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There was no keeping Warne out of the limelight. Fellow-spinners Vettori and Miller may have outbowled him; Steve Waugh, his captain, might have kept him sidelined as Miller and Lee worked through New Zealand's lower-order batting on the final day. But, with the last pair at the wicket, Warne returned. Wiseman hit him for two fours then swung again, missed and could do nothing as the ball looped from glove, arm and shoulder to wicket-keeper Gilchrist. Warne, having gone into the match needing five for the record, had captured his 356th Test wicket to overtake Dennis Lillee as Australia's leading wicket-taker and complete Australia's eighth consecutive Test victory.
It was a little ironic that Warne, the most prolific spinner in cricket history, had to wait to the last, given that spin accounted for 28 of the 40 wickets. It was certainly a contrast to the Test at Eden Park a year earlier, when New Zealand and South Africa ran up 1217 runs for 18 wickets, only five to slow bowlers. This time the pitch was grassy enough to favour seamers, but it also offered the spinners turn and a tricky, tennis-ball bounce. Vettori was in action from the tenth over on the first morning, Langer immediately greeting him with a four and a six, as if aware that batting was already a matter of trusting to luck. Langer rushed to 46 from 47 balls before he was stumped off Wiseman's off-spin, Blewett went to the same bowler two overs later and, after that, only Mark Waugh, unbeaten for three and a quarter hours, had a satisfactory answer to the questions set by Vettori and Wiseman. Vettori bowled his left-arm spin unchanged from lunch until the end of the innings.
McGrath and Lee presided over the almost ritual removal of the New Zealand openers, with the drama heightened by the first use of floodlights in a New Zealand Test, owing to the poor light. Warne chipped away at the middle order the following morning and, soon after lunch, McGrath finished his previous evening's work with three for 21 from his last 25 balls. Australia had a lead of 51, which was just as well. After Cairns had again closed the Blewett-Slater opening partnership, Vettori took the ninth over and embarked on one of the great New Zealand spin-bowling passages. Langer corrected the faulty start with a brisk 47; Vettori fought back and got him in the 27th over. When both Waughs had gone at 107 for five, a winning door was opening for New Zealand.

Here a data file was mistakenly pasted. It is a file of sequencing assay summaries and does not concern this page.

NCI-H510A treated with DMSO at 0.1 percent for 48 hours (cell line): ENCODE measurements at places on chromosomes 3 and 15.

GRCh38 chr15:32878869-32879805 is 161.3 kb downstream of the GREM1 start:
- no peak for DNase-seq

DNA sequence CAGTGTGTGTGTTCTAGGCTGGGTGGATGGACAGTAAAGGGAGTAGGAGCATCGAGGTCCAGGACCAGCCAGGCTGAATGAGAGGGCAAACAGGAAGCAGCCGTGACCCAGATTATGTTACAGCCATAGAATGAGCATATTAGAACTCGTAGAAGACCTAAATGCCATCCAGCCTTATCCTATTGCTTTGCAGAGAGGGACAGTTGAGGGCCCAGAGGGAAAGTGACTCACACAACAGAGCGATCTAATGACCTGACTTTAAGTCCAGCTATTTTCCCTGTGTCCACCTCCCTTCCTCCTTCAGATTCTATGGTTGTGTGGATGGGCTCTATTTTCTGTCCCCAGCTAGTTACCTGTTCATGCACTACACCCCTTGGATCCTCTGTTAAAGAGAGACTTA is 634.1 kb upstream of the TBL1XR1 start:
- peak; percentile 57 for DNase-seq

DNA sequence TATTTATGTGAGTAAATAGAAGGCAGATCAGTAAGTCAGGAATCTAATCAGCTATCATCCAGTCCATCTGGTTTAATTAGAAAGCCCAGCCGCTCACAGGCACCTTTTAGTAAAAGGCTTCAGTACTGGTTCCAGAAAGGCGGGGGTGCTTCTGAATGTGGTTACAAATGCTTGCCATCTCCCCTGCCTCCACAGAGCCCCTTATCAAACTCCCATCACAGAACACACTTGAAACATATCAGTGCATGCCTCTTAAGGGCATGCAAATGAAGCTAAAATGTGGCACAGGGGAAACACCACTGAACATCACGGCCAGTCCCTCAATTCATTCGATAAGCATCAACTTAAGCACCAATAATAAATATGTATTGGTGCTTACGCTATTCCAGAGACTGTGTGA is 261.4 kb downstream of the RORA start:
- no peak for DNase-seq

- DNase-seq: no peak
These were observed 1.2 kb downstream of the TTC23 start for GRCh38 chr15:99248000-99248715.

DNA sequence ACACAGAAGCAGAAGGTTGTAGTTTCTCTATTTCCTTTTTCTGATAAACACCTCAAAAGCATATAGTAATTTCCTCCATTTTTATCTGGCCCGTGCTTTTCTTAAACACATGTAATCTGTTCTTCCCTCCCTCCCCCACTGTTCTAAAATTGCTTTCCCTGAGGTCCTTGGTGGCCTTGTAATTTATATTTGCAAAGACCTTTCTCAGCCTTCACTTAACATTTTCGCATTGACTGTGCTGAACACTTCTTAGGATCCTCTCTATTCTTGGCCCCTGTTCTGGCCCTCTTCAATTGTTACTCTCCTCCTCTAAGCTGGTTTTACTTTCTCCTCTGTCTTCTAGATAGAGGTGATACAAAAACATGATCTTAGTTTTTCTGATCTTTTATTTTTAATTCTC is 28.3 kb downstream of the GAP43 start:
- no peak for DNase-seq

Stout batting by Martyn and Gilchrist amid the third-morning showers helped Australia out of the danger zone, but Vettori and Wiseman took the last five wickets in 11 overs either side of an early lunch prolonged by more rain. When Vettori bowled Martyn, he had his 100th wicket in 29 Tests and, at the age of 21 years 46 days, he supplanted Saqlain Mushtaq as the youngest spinner to this landmark by a year and 279 days. Only Kapil Dev, a fast bowler, had reached his century at a younger age. Vettori's seven for 87 in Australia's second innings were his best figures yet, while his match return of 12 for 149, his first ten-wicket take, was the second best for New Zealand behind Sir Richard Hadlee's 15 for 123, also against Australia, at Brisbane in 1985-86.
Showers, bad light and overnight thunderstorms all conspired against New Zealand's attempt on a winning score of 281. There was also the depressingly familiar scenario of second-innings wickets falling early, with four gone for 43 by the 18th over. Astle and McMillan applied a tourniquet, adding 78 in 17 overs before Warne bowled Astle around his legs to equal Lillee's record. With McMillan, whose fifty came off 50 balls, and Cairns still together at stumps, and New Zealand 130 from their target, victory was not completely out of the question with two days to play. But rain washed out the fourth day and delayed the start of the fifth, when New Zealand immediately lost Cairns. Parore stayed for an hour, but when Lee struck twice, removing him and McMillan in successive overs, that was it. All that remained was for Miller to complete his first five-wicket return in Tests, and for Warne to pursue the victim who would take him past Lillee.
Man of the Match: D. L. Vettori.